The point to this thing, if there is one, is dulled and should be discarded
Who doesn’t love a good revenge story? For a large part of my childhood I was so enamored by the idea that I spent days-on-end watching old martial arts movies because good guys always prevailed. At times I even hoped that karma would bring an end to my psychologically abusive father. If karma won’t step up, I once thought, then I will. Years later there I was about to be handed a degree after spending four years studying the criminal justice system. I still loved the idea of revenge, but my studies taught me its impracticalities and my life taught me the anger which fuels it is actually a form of self-incarceration.
We’re so blinded by anger that we’re willing to kill our way through innocent people if it means killing the bad guy. This is not some game of chasing Osama Bin Laden where we rationalize killing helpless civilians because they may be lining the path that leads to the evildoer. Nope. We already have the evildoer locked up. He’s no longer a threat to society. Yet this is not enough. It’s not even close to enough. We want him dead so bad that we’re willing to pay about ten times the amount it would cost to keep him locked up for life. As alluded to in Ballots Behind Bars, talk of reforming the system is often misconstrued for weakness and weakness costs votes. And yet we the people march on, vociferating when our tax money may be spent on helping the young boy born with Cystic Fibrosis afford an airway clearance vest, yet staying comparatively quiet about the cost of killing people of no danger to us. A cost that goes far beyond dollar bills.
The most broken man in Into the Abyss, Werner Herzog’s documentary about the death penalty, is not the man waiting to be executed. It’s the executioner; the man whose job it is to strap a live human into a bed and bring them to eternal stillness by administering the lethal injection. Here is a system so broken that it’s capable of making good, hardworking men feel like nothing but murderers. They can’t simply kill and leave their work at work. Who could? One thing that weighs heavily on the mind of these men is this: it’s estimated that for every ten people executed one may be innocent. One For Ten, an online series of campaign films that will be produced and broadcast over five weeks in April and May 2013, seeks to increase awareness on this issue. Here’s their recent pilot:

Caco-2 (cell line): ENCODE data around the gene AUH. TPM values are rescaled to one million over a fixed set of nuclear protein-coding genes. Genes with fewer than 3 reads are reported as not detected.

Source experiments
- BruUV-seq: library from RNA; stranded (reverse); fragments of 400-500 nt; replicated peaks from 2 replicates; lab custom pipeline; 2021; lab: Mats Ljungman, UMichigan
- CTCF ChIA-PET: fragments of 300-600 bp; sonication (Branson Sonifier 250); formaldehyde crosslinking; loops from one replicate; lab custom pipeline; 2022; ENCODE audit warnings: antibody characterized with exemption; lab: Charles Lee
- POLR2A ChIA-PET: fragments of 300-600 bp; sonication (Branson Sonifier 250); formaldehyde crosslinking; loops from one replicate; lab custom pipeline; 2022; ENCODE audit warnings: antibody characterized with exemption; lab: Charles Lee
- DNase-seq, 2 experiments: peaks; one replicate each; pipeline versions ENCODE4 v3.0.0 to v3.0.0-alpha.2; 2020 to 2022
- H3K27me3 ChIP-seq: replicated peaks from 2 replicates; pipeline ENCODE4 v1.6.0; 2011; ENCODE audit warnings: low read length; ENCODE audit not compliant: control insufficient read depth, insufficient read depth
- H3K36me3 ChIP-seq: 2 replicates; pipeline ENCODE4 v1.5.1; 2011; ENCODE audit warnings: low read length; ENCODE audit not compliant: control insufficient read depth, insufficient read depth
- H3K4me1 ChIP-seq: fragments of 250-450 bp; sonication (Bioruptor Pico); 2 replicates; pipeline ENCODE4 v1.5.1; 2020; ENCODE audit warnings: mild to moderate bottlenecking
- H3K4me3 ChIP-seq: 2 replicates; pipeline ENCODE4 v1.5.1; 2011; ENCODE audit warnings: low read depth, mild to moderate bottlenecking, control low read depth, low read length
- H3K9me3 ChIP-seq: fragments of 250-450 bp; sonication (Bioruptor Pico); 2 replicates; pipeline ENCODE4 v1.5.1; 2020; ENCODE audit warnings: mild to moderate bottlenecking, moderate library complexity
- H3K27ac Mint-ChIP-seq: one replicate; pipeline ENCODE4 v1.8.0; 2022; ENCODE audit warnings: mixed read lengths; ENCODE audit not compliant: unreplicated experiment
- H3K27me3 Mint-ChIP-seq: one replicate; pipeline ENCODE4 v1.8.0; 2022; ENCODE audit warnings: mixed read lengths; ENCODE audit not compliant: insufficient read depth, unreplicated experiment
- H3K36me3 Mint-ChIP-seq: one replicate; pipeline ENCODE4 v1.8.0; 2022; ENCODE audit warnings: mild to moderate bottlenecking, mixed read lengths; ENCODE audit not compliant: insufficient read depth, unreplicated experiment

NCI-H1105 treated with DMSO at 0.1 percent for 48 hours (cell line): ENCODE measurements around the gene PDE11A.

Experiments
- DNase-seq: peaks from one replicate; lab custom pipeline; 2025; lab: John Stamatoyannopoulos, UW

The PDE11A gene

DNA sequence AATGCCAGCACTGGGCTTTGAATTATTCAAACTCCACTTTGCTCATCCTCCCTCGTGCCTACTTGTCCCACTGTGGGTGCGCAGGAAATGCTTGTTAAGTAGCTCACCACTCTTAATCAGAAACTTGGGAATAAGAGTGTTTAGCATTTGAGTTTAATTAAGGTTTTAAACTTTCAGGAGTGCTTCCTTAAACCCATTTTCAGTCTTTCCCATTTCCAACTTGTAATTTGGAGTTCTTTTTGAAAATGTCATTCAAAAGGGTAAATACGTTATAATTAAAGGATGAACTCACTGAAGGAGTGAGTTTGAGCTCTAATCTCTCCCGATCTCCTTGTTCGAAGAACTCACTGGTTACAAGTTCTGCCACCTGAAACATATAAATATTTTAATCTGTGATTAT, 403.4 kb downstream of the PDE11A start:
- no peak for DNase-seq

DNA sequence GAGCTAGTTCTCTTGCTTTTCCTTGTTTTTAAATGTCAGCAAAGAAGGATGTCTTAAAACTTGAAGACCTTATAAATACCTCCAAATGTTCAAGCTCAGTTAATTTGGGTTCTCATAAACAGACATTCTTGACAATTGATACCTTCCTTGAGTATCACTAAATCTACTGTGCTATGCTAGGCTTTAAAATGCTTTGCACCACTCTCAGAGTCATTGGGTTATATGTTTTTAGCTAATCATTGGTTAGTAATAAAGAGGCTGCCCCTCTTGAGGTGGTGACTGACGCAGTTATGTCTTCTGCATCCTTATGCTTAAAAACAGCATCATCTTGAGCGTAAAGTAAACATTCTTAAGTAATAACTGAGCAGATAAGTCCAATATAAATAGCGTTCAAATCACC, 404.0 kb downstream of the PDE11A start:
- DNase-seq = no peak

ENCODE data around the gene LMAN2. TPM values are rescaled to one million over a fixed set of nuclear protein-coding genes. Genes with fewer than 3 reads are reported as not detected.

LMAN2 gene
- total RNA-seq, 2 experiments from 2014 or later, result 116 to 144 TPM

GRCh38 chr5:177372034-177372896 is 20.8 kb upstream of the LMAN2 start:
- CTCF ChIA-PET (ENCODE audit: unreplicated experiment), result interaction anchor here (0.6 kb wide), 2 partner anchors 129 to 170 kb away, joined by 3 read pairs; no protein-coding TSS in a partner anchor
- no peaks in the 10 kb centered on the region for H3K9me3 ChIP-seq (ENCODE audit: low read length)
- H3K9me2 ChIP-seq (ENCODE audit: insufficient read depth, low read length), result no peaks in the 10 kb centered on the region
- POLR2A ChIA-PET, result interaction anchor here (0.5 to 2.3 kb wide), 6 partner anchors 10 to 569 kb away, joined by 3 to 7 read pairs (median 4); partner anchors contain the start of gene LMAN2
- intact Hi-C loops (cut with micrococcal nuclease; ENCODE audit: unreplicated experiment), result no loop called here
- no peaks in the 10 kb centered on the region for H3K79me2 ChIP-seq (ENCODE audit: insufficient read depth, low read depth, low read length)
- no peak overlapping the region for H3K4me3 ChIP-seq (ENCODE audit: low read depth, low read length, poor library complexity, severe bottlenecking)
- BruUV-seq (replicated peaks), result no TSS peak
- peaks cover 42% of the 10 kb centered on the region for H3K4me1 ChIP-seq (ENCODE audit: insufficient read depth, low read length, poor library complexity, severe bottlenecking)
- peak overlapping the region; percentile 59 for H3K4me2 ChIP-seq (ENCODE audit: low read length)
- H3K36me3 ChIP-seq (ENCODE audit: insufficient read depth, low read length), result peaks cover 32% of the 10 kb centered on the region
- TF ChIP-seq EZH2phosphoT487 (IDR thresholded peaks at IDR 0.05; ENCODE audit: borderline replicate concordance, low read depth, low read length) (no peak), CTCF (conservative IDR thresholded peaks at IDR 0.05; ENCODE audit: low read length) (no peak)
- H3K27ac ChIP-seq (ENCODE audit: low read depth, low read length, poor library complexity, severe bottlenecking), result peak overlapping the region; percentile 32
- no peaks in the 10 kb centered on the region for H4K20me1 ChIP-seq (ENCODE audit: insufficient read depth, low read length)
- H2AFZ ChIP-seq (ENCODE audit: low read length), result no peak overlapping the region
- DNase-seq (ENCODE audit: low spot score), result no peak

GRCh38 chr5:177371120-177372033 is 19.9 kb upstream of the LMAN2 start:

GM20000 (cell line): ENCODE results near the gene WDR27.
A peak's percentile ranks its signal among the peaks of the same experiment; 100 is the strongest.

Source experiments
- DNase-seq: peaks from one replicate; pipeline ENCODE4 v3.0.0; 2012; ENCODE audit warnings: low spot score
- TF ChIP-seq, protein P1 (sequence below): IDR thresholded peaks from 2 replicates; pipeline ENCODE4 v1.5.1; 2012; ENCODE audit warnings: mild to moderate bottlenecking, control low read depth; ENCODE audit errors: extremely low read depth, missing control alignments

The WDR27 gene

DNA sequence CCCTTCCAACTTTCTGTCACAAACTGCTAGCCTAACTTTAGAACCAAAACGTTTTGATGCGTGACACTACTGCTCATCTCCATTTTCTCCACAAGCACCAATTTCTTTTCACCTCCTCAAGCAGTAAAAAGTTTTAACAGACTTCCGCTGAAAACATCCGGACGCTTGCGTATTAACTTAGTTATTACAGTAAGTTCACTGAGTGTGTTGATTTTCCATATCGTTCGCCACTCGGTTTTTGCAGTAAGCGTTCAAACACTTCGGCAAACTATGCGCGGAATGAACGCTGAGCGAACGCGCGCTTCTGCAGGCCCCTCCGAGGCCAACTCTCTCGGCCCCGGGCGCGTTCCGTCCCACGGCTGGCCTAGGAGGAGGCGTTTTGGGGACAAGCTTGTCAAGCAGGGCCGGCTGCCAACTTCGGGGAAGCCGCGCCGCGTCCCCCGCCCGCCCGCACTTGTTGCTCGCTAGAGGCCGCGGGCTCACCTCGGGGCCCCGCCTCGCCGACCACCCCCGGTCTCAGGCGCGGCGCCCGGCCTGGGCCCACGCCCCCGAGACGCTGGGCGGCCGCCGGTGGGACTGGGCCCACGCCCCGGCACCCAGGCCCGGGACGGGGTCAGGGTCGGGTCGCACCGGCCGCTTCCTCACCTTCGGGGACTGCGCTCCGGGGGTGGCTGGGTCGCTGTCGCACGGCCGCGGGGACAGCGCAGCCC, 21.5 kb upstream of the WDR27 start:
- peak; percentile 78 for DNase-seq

The Innocence Project is a leading voice in what is called the “innocence movement.” Of course groups like Amnesty International use moral grounds for advocating that nobody be killed, but The Innocence Project is unique in that their fight is about using DNA testing to exonerate those wrongly convicted. They educate on eyewitness misidentification, government misconduct and, perhaps just as important, the many flaws of forensic “science.” Since its origins and up until recently, forensic science has been housed and fed steroids within the criminal justice system. The problem here is that it grew rapidly, was applied far too quickly and wasn’t held to the same standards as any of the other sciences. Essentially, it borrowed some of the techniques of science and used them within a system hell-bent not on the use of sound scientific methodologies but on catching criminals. This all resulted in a boom of television shows but also in a boom of people wrongfully convicted. Forensic science success stories would make the front page of newspapers while innocent people sat, and more often raged, in prison.
This too has costs. Those wrongfully incarcerated are now part of an American penal system perfectly equipped to create and foster criminals. On top of this, even when those innocent are exonerated and released back into society they very often feel so institutionalized that they struggle to adjust. In this video clip below, Barry Scheck and Peter Neufeld, co-founders of The Innocence Project, discuss problems like the “black hole,” a concept of absence that employers and apartment owners have a hard time accepting:
There’s a scientific and common sense consensus that the death penalty does not deter criminals. And it sure doesn’t impact the prison overpopulation – 43 people were executed in 2011. So what is the purpose of this whole thing? Are millions of dollars being spent simply to appease a victim who believes eye for an eye will ease the grieving? Or are we still enamored by the innocently ignorant idea of revenge, an idea that makes for good action movies but has little to no grounding in reality?